Siege of Carlisle (December 1745)

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Second Siege of Carlisle
Part of the Jacobite rising of 1745
Jacobite broadside - Carlisle.jpg
Carlisle, Thomas Allom
Date21–30 December 1745
Location
Result Government victory
Belligerents
Union flag 1606 (Kings Colors).svg  Great Britain Jacobite Standard (1745).svg Jacobites
Commanders and leaders
Union flag 1606 (Kings Colors).svg Duke of Cumberland
Union flag 1606 (Kings Colors).svg George Wade
Union flag 1606 (Kings Colors).svg William Belford
Jacobite Standard (1745).svg John Hamilton
Jacobite Standard (1745).svg Francis Towneley
Strength
5,050 400
Casualties and losses
2 killed
11 wounded
1 killed
15 wounded
384 captured

The Second Siege of Carlisle took place in December 1745 during the 1745 Rising. The Jacobite army that invaded England in November 1745 captured the city in the first Siege of Carlisle. They reached Derby before turning back and re-entering Carlisle on 19 December; leaving a garrison of 400 men, they left on the morning of 20 December and crossed the border into Scotland.

Advance elements of the government army under the Duke of Cumberland reached Carlisle the next day but their siege artillery did not arrive until 27 December. They commenced firing on 28th and the Jacobites surrendered on 30 December; 396 prisoners were taken, some of whom were later executed and many others sentenced to transportation to the West Indies.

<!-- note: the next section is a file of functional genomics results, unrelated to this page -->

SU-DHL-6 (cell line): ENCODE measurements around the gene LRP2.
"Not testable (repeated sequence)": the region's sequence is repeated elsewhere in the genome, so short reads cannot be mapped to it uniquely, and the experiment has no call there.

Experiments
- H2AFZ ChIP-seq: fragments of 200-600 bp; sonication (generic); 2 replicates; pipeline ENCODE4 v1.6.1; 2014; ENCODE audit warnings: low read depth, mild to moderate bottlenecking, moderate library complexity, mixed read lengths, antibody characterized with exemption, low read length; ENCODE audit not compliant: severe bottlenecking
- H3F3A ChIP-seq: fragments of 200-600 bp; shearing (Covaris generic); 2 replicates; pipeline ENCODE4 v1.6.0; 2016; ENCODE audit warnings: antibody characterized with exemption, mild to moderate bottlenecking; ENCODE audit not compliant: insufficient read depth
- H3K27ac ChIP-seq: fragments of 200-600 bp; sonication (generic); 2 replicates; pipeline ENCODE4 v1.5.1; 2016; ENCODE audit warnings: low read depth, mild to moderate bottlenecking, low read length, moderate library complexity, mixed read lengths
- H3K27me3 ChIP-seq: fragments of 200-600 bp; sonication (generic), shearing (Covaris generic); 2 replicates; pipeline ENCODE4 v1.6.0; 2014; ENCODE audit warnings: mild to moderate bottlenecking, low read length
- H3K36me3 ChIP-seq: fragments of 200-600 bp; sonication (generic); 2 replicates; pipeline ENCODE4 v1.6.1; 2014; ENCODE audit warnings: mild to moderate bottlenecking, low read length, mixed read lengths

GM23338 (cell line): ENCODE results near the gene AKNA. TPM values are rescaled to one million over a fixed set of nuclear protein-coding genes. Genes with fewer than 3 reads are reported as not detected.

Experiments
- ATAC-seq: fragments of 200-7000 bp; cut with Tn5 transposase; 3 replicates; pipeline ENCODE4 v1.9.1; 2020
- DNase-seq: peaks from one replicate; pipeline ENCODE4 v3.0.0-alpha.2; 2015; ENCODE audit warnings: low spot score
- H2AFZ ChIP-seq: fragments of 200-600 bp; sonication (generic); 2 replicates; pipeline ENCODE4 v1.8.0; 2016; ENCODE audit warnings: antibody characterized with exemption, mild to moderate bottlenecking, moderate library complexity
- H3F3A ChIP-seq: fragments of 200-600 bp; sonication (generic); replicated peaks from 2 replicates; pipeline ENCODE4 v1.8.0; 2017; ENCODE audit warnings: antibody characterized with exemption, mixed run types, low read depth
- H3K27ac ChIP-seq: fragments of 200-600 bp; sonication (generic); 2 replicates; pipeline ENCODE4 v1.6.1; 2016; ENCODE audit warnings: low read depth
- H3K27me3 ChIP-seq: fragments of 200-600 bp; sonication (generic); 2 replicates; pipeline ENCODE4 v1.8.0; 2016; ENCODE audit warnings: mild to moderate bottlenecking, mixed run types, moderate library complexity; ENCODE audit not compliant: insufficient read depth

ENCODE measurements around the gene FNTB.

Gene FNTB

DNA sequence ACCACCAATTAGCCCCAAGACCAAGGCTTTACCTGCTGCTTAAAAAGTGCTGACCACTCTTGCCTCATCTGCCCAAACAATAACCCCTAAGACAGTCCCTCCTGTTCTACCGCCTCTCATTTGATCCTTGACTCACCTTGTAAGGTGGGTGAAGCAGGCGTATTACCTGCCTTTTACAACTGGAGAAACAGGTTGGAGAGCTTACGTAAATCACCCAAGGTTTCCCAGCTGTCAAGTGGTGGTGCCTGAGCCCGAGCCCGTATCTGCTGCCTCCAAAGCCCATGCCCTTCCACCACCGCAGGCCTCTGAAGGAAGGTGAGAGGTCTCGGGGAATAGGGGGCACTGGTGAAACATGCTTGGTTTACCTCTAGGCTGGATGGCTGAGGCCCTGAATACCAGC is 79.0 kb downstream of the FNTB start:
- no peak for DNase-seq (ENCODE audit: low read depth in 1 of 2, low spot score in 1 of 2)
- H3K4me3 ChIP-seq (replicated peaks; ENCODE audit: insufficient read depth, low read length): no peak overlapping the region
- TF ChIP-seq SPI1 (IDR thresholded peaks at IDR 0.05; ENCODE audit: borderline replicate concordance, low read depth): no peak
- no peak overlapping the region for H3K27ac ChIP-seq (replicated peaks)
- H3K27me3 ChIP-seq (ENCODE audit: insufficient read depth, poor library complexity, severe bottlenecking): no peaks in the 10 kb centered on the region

Background

Despite years of neglect, Carlisle Castle remained formidable CarlisleCastle002.JPG
Despite years of neglect, Carlisle Castle remained formidable

The Jacobites crossed into England on 8 November and reached Carlisle on 10th. Previously an important border fortress, its defences had been neglected since the 1707 Union but it remained a formidable challenge for the Jacobites, who had no siege equipment. They insisted town and castle surrender or neither, threatening to burn both if not; although Jacobite officer O'Sullivan later admitted this was a bluff, Carlisle capitulated on 15 November. Leaving a garrison of 100 men under Colonel John Hamilton to hold the castle, the army continued south. [1]

After turning back from Derby on 6 December, the Jacobites reached Carlisle on 19 December and after considerable discussion, continued into Scotland on 20th, leaving a garrison of around 400. It is generally agreed Prince Charles did so to demonstrate his determination to return but the wisdom of the decision almost unanimously condemned, both at the time and by historians since. [2] One Jacobite officer, James Johnstone, later recorded he refused an order to remain with the garrison, as he 'would never be a victim by choice.' [3]

The siege

Hamilton commanded the castle, with the town held by Colonel Francis Towneley, colonel of the Jacobite Manchester Regiment, the only significant unit recruited in England. He held a commission in the French army from 1728 to 1736, which was renewed in 1744 and the Jacobite cavalry officer Sir John MacDonald viewed him as having "the greatest intelligence and prudence" of those on Prince Charles' staff. [4] This opinion was not universally shared; he had a reputation for being hot-tempered and one of his subordinates James Bradshaw transferred to another unit, rather than continue serving under him. [5]